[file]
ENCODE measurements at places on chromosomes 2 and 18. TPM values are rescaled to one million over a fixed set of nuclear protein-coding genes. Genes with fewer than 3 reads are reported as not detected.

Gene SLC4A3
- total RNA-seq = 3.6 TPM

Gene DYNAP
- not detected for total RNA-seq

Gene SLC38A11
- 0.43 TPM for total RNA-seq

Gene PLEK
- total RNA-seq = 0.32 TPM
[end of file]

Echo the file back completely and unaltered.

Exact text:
ENCODE measurements at places on chromosomes 2 and 18. TPM values are rescaled to one million over a fixed set of nuclear protein-coding genes. Genes with fewer than 3 reads are reported as not detected.

Gene SLC4A3
- total RNA-seq = 3.6 TPM

Gene DYNAP
- not detected for total RNA-seq

Gene SLC38A11
- 0.43 TPM for total RNA-seq

Gene PLEK
- total RNA-seq = 0.32 TPM